Cigarette excise tax revenue was $16.1 million (21.8%) above what the state had anticipated for September and $23.5 million (13.6%) above estimate for the first quarter of the state fiscal year.

The Ohio Office of Budget and Management said in its monthly budget report that the "substantial overage is likely related to heightened consumption during the continuing pandemic.”

“It’s a very troubling trend because Ohio already has very high rates of tobacco use and it’s a major cause of our poor health outcomes in Ohio,” said Amy Bush Stevens, vice president of Health Policy Institute of Ohio.

Smoking is the No. 1 cause of preventable deaths. About 20.5% of adults smoked cigarettes in Ohio in 2018, according to the Centers for Disease Control and Prevention, placing the state as the 11th highest smoking rate in the country.

The coronavirus pandemic is a higher risk time for smokers. Smoking impairs lung function, making it harder for the body to fight off coronaviruses and other respiratory diseases. The CDC states being a current or former cigarette smoker increases risk of severe illness from COVID-19.


Ohio releases draft plan for distribution of future COVID-19 vaccination

Ohio plans to roll out a coronavirus vaccine in four phases and give the first doses to high-risk health care workers and first responders, according to a draft plan released by the state’s health department (Source: “Ohio’s four-phase plan to distribute coronavirus vaccine prioritizes health care workers and first responders,” Cleveland.com, Oct. 21).

The first phase of the plan also prioritizes patients in long-term care facilities and those at significantly higher risk for developing severe COVID-19 complications due to preexisting conditions, according to the draft plan dated Oct. 16. The state submitted the 61-page plan to the U.S. Centers for Disease Control and Prevention for approval.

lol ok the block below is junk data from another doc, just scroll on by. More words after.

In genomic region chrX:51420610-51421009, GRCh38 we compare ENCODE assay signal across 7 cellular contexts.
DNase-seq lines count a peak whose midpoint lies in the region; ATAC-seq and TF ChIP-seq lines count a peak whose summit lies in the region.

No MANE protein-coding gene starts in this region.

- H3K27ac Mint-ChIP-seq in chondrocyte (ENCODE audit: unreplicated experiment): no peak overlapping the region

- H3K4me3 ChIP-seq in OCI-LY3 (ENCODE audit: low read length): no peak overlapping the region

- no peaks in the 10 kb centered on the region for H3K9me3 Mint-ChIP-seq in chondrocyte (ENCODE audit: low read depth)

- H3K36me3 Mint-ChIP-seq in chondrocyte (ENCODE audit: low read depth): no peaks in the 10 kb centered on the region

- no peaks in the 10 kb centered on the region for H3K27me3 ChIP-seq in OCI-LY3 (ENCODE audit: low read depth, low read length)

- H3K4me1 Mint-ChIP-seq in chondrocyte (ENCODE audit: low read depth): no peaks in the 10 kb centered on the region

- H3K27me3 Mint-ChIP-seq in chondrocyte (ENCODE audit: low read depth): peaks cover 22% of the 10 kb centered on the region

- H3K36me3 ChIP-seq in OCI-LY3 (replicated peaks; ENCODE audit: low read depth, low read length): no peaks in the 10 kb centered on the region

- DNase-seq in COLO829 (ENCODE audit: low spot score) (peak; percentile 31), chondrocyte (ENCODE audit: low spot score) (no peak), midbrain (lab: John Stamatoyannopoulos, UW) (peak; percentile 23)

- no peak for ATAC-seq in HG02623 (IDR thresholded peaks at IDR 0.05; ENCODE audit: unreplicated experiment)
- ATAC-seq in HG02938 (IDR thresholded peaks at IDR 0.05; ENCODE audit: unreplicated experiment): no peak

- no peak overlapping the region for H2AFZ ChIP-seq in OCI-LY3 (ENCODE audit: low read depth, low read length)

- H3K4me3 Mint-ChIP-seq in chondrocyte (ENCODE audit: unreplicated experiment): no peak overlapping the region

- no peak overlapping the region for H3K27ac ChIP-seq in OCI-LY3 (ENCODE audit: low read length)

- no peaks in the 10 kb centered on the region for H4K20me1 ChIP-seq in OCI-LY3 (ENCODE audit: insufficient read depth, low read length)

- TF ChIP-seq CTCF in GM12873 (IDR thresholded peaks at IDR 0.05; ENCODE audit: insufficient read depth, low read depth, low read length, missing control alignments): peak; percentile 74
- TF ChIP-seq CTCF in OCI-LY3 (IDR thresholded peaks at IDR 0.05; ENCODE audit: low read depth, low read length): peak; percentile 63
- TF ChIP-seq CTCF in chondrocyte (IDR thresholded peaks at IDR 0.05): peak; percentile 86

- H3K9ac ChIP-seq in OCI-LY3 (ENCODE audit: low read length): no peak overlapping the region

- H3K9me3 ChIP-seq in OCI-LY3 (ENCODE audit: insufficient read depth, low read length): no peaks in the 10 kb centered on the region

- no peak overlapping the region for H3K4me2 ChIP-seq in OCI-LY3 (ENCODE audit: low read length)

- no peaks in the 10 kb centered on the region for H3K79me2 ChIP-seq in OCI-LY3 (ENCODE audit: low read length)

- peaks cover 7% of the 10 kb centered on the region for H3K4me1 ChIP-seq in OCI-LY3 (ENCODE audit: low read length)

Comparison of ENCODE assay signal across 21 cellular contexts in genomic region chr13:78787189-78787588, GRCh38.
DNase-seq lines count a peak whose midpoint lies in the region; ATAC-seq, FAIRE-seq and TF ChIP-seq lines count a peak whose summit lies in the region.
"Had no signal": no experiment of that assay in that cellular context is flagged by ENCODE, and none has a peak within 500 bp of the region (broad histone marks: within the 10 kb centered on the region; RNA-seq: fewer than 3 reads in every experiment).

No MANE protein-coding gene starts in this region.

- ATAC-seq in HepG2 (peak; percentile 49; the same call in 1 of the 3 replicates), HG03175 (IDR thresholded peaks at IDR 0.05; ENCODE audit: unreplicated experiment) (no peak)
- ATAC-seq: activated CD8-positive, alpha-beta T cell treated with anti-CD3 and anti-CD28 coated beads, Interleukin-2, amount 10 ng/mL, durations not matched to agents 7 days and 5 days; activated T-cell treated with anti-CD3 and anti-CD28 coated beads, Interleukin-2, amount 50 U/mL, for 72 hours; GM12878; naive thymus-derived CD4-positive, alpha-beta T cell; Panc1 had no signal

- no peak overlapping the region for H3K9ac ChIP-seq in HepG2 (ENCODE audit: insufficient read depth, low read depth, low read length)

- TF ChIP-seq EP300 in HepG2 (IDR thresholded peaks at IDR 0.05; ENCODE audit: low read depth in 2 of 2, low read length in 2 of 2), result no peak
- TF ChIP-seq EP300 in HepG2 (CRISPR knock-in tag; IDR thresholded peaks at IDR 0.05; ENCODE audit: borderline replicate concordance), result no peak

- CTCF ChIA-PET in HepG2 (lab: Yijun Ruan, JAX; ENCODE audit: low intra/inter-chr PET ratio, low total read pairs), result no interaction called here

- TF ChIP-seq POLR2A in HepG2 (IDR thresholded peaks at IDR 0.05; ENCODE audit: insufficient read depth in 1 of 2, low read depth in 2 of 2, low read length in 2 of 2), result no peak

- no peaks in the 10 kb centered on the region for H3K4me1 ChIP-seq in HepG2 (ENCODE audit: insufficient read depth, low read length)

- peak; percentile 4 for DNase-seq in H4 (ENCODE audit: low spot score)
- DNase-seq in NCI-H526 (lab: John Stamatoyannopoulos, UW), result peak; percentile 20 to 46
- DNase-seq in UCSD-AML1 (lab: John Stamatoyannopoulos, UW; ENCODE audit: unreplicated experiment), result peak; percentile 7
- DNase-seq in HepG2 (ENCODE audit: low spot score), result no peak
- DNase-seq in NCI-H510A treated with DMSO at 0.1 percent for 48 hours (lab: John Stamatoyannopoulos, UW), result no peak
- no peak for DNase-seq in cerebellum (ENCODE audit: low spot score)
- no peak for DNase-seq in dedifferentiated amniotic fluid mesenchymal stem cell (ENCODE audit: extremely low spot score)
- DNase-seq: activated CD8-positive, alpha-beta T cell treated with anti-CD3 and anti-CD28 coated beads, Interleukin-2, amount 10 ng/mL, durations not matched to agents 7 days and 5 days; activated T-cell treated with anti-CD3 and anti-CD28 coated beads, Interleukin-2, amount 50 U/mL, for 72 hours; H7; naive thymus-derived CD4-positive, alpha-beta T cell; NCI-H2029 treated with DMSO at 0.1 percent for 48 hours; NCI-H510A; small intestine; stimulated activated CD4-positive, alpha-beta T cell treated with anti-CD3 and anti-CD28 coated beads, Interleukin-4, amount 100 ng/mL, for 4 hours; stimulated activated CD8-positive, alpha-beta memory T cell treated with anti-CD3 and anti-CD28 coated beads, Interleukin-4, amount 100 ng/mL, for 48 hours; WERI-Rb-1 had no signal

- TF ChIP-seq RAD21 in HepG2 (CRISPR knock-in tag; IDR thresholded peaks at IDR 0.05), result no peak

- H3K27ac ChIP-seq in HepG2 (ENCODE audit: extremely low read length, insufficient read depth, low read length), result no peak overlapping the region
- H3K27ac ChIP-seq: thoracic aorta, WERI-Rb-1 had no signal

The U.S. Food and Drug Administration has yet to issue emergency use authorization for any COVID-19 vaccine candidate, although public health experts say one could be approved later this fall. But the CDC has cautioned a vaccine could be in short supply after it’s approved because it takes time to manufacture, ship and distribute enough doses.

The second phase of the draft plan calls for the vaccine to be given to health care workers and other essential services workers who are at high risk for exposure. It also includes teachers and school staff members; older Ohioans; and residents with preexisting conditions. People of color, who have been disproportionately harmed by the virus, could also be prioritized during phase two.

The third phase includes young adults; children; and workers in unspecified industries that are critical to the functioning of society. The fourth phase allows all Ohioans to be vaccinated. The plan does not include a timeline for each phase.


CDC expands definition of COVID-19 ‘close contact’